The purpose of this article is twofold. The first is to illustrate ways that state board examinees can improve their test taking ability. The second is to provide potential instructors of state board review courses with knowledge and methods that work, which they can employ in assisting their students to pass. Our primary examinee target is the foreign educated nurse who is preparing to take the RN State Board Examination in the United States. However, the principles apply to American educated nurses as well as to any testing situation. Included in this paper is (1) content on study habits, (2) test taking techniques, (3) theories supporting the stress reduction that occurs in test situations, (4) survival techniques to utilize during testing and, finally, (5) a methodology of presenting this content to potential state board examinees.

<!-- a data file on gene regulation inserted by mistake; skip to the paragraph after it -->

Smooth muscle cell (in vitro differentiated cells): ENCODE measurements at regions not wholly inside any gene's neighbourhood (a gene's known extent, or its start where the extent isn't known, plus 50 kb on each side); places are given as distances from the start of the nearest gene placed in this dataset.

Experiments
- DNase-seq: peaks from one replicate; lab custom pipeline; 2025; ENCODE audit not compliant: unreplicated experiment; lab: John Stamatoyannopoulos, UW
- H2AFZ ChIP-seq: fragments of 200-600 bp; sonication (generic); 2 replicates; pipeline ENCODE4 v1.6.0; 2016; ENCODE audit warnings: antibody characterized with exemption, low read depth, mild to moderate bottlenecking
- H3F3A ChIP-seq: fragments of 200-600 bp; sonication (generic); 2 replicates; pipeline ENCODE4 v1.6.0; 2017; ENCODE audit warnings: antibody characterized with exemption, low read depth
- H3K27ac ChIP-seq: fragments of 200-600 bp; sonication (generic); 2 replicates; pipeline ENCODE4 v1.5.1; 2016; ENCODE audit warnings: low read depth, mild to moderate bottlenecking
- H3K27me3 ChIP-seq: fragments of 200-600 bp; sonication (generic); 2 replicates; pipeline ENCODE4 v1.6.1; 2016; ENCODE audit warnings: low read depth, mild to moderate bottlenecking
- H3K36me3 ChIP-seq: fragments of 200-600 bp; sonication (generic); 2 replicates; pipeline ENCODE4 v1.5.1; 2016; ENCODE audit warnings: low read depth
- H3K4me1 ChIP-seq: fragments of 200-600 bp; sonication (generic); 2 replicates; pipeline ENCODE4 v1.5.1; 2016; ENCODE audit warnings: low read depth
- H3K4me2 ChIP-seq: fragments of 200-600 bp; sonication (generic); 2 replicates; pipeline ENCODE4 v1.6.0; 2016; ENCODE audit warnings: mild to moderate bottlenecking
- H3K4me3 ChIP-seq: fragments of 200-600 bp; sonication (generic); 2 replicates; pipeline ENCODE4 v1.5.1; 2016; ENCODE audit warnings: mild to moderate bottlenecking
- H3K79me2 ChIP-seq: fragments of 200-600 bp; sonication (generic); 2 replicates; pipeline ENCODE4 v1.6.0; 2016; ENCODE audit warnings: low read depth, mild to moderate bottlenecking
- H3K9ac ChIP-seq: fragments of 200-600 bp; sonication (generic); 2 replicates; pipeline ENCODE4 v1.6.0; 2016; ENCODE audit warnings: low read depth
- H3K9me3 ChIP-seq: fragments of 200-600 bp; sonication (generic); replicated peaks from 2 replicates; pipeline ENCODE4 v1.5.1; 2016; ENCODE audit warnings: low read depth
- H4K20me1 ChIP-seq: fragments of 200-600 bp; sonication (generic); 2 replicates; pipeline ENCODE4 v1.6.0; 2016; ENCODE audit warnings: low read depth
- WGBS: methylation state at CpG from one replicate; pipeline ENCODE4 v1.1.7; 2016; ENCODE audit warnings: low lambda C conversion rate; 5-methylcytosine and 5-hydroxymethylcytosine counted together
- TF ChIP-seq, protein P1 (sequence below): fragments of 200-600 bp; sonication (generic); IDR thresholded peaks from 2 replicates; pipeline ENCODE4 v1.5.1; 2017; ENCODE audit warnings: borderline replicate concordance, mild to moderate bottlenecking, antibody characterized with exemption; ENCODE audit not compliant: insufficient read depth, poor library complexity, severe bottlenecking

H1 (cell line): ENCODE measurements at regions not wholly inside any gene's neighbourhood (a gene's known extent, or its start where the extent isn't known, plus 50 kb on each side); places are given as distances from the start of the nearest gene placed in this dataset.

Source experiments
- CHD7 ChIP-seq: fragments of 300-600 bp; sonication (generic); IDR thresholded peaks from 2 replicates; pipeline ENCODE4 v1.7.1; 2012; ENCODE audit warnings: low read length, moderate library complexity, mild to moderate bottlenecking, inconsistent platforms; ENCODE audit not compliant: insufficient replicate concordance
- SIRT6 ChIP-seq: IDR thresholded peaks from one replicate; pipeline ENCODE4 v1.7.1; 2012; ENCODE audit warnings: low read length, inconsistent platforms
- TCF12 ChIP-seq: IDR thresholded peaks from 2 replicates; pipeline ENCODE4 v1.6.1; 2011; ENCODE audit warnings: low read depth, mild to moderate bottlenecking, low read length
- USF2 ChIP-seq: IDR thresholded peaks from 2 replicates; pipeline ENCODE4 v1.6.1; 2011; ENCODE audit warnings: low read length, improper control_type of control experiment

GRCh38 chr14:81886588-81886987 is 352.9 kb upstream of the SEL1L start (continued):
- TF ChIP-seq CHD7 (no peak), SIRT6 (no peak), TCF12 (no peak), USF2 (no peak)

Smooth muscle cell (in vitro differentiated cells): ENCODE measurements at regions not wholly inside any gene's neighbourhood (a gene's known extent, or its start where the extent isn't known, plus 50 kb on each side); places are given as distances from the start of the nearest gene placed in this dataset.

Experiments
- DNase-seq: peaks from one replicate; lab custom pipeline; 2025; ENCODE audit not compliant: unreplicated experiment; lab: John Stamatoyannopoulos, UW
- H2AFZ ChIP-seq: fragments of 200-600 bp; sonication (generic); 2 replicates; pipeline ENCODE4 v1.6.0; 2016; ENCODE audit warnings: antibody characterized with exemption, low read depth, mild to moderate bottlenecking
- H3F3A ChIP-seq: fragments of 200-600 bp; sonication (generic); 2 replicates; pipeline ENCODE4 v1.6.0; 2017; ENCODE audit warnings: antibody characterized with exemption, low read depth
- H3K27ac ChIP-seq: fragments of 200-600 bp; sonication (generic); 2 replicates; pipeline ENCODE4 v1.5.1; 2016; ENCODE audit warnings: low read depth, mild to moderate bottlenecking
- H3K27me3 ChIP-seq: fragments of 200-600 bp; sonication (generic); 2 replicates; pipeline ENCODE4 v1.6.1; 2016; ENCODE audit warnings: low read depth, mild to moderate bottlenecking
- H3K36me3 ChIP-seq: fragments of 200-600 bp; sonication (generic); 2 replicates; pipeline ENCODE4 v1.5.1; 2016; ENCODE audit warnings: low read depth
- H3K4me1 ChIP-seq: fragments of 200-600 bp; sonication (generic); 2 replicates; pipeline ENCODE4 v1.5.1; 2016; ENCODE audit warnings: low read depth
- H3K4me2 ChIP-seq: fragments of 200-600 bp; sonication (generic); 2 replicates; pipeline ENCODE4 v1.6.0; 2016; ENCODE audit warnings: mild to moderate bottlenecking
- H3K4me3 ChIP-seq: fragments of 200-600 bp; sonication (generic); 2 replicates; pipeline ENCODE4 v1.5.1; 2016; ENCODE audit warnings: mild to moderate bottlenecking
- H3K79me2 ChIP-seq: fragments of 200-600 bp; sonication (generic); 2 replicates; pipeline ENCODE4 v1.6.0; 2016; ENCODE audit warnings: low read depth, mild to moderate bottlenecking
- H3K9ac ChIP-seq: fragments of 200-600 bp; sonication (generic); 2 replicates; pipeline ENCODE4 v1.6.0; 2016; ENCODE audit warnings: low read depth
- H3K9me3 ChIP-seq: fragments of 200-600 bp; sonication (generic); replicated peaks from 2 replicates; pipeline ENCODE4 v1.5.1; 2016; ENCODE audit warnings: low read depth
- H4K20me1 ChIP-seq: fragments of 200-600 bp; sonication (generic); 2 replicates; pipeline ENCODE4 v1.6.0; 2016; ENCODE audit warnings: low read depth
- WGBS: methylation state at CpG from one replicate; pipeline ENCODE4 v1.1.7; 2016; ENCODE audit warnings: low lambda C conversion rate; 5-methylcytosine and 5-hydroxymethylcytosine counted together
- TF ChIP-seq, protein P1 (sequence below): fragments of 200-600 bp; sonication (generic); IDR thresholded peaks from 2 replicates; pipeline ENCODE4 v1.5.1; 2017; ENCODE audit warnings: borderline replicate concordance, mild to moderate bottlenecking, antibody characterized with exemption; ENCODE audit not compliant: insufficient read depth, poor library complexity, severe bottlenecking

Study Habits

In studying for an exam, good habits are imperative. It is important to formulate a schedule which ensures that some time is spent on every topic. Students naturally spend the most to least time on the most to least difficult subject for them. Reading with a questioning mind is essential to acquire knowledge. If books are not available that contain questions with answers at the end of each chapter, or unit, the student should develop her own questions. The Cornell system is often used to accomplish this goal. The advocated technique is to employ the title of a chapter to formulate main questions. The subheadings in the chapter are utilized to develop subsidiary questions. When chapter subheadings are few, each page should be divided into subheadings by the student. The developed questions direct the student's reading. After studying the chapter, the student should answer the questions in her own words. This should be done even when the book provides questions and certainly before the student looks at the answer given in the book. When the student's answers are incorrect, further study of that content is obviously needed, and perhaps from a different perspective or even another text.